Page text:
BIRMINGHAM INTERNATIONAL CONCERT SEASON 2011/12
Fri 21 Oct 7:30pm at Symphony Hall
Debussy Prélude à L’Après-midi d’un faune 10’
Janáček Sinfonietta 23’
Bartók Duke Bluebeard’s Castle (semi-staged) 60’
Please note Measha Brueggergosman will be replaced by Michelle DeYoung.
Fresh from last year’s breathtaking Tristan und Isolde, Esa-Pekka Salonen and the Philharmonia celebrate their return to Symphony Hall with the blazing fanfares of Janácek’s sunny Sinfonietta. But then we step into the darkness of Bluebeard’s castle for a world premiere production: a groundbreaking video installation transforms the Hall into the lair of one of classical music’s greatest villains. Sir John Tomlinson plays the formidable duke whose new bride discovers shocking secrets hidden behind seven doors, each evoked by Bartók’s spine-tingling score.
BBC Music magazine’s Editor, Oliver Condy, recommends tonight’s concert: “Bartók’s great psychological thriller is high up on my list of works that I’d encourage first-time opera-goers to give a try. A gripping evening awaits…” www.thsh.co.uk
Article on Sir John Tomlinson, by Christopher Morley, Birmingham Post:
“It was growing up in the heart of industrial Britain which steered one of the great Wagnerians of our time to a career in music.” …
Article about the production by Jessica Duchen, Independent:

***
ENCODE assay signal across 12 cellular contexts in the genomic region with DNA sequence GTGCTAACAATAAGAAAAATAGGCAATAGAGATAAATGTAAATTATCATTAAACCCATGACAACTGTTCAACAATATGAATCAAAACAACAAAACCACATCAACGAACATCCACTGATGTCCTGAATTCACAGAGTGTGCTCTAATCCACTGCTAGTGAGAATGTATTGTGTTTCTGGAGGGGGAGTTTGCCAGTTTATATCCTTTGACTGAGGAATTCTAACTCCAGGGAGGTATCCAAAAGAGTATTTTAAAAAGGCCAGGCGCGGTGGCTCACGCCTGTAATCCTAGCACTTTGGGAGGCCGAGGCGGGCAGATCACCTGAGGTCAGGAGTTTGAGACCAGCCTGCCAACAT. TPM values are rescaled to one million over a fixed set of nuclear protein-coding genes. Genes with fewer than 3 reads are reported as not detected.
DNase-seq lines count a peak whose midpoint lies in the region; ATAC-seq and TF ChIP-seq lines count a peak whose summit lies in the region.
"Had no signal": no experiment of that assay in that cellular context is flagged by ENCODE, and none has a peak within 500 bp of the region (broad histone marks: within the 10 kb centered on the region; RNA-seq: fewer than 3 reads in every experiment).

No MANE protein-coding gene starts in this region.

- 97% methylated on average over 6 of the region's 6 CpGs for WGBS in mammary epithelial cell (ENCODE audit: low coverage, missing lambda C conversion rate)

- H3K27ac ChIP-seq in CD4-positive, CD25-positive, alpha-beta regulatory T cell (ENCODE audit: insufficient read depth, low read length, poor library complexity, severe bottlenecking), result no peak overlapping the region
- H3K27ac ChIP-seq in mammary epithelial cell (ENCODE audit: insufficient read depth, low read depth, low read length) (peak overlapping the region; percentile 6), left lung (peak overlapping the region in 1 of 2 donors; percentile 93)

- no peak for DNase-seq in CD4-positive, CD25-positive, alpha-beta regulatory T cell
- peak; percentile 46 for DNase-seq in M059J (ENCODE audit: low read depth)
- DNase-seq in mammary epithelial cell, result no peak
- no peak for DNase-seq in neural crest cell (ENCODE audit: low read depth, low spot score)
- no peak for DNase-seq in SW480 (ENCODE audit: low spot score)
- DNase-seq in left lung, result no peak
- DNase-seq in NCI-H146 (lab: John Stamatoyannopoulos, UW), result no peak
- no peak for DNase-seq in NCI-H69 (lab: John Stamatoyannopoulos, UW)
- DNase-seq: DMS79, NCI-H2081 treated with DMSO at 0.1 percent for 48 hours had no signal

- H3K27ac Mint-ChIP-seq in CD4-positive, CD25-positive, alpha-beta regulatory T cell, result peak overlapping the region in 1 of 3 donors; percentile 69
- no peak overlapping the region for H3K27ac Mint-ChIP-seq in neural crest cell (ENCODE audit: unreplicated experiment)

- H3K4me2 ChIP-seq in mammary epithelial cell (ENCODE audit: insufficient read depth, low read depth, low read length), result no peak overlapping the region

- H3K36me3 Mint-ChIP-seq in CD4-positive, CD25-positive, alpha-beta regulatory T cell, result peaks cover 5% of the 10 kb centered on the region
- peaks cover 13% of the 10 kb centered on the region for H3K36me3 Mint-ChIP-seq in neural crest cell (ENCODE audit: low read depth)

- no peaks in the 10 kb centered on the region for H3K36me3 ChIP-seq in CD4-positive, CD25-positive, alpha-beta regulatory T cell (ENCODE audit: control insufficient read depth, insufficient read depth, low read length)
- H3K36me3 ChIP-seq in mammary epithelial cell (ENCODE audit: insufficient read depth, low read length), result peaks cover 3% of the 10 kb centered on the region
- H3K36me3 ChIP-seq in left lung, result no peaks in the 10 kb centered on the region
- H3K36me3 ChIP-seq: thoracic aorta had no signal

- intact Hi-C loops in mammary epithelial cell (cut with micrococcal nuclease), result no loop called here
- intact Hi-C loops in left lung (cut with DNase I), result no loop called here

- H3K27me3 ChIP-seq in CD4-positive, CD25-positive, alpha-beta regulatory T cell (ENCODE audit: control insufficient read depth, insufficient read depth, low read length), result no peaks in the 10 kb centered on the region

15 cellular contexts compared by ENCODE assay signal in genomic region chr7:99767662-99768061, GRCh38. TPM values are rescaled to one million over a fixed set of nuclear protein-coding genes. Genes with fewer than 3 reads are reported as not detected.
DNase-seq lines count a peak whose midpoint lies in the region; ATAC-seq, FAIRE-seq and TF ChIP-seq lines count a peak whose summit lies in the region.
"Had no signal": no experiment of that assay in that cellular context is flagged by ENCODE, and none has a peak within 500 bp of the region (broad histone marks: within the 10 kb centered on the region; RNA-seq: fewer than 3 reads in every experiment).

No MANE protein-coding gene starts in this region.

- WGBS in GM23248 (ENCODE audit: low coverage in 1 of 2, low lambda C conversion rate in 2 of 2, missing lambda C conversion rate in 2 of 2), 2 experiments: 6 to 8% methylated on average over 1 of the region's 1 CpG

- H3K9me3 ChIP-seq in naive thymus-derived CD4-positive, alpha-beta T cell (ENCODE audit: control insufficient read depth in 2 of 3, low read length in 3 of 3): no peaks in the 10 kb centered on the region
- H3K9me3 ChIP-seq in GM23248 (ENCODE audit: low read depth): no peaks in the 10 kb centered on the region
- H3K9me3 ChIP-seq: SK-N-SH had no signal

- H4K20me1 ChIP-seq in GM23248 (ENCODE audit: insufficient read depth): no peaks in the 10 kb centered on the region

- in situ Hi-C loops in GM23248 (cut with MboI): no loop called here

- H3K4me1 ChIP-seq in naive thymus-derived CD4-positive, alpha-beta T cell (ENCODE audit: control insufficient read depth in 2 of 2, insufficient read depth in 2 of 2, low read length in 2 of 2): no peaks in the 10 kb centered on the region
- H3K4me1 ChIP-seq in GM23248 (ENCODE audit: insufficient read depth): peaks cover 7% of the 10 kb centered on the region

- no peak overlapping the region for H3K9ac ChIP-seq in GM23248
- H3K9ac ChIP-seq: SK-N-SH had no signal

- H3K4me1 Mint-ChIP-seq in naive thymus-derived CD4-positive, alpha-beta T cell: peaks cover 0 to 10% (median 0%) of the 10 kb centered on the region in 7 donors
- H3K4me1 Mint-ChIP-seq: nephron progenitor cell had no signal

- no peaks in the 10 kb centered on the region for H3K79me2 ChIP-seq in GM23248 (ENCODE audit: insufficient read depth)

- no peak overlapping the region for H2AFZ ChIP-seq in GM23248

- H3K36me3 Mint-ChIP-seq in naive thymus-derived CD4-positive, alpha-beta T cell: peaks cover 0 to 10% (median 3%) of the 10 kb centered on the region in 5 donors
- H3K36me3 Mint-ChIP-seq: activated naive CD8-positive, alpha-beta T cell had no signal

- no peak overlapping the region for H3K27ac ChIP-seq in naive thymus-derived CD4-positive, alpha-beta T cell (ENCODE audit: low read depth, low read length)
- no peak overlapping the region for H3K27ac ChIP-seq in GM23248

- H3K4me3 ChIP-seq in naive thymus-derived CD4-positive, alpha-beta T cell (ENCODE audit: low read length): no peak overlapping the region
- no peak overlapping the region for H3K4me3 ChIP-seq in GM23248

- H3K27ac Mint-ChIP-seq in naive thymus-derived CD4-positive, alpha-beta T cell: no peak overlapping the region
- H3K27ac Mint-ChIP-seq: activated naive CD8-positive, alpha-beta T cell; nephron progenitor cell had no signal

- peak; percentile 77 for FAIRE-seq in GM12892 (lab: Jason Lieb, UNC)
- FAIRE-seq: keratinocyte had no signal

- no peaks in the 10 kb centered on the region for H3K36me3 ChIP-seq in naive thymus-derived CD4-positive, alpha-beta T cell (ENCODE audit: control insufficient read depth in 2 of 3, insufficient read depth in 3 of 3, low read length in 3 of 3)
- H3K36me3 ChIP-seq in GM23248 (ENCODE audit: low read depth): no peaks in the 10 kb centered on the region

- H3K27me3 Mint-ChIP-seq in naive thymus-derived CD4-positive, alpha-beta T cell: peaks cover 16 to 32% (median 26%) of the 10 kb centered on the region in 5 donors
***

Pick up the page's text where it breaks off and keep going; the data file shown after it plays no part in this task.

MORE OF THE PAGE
Philharmonia players blog about Duke Bluebeard’s Castle:
The Making of Bartok’s Duke Bluebeard’s Castle:
Review by Andrew Clements, Guardian:
… “The parade of images – weeping walls, bloodstained jewels, luxuriant blooms and a final sad parade of the silhouettes of Bluebeard’s former wives – is fine as far as it goes, but entirely superfluous when the performance is as good as it was here. Salonen conjured every orchestral colour from the Philharmonia with tremendous panache – the huge C major climax at the opening of the fifth door was sumptuous – while DeYoung and Tomlinson focused the drama superbly, she a wonderful mix of naivety and obsession, he remarkable in his portrait of cruel implacability and sheer, despairing loneliness.”
Review by Elmley de la Cour, Birmingham Post:
… “But musically it was excellent. Michelle DeYoung dealt nimbly with Judith’s declamatory lines.
John Tomlinson’s Hungarian sounded wonderful, and, shrouded in his cloak, was every inch the mysterious, tortured duke.
Esa-Pekka Salonen navigated clearly through the work’s abounding details, and the orchestra played well for him, particularly the phalanx of strings.” …
Review by Christopher Thomas, SeenandHeard MusicWeb:
… “Nick Hiller’s production and dramatic visuals proved to be nothing short of a triumph, enthralling totally from the very start, whilst it is well nigh impossible to imagine a more chilling, atmospheric and powerful performance than that given by Sir John Tomlinson, Michelle DeYoung and the forces of the Philharmonia. With the production now set to go on tour, this is a Bluebeard not to be missed.”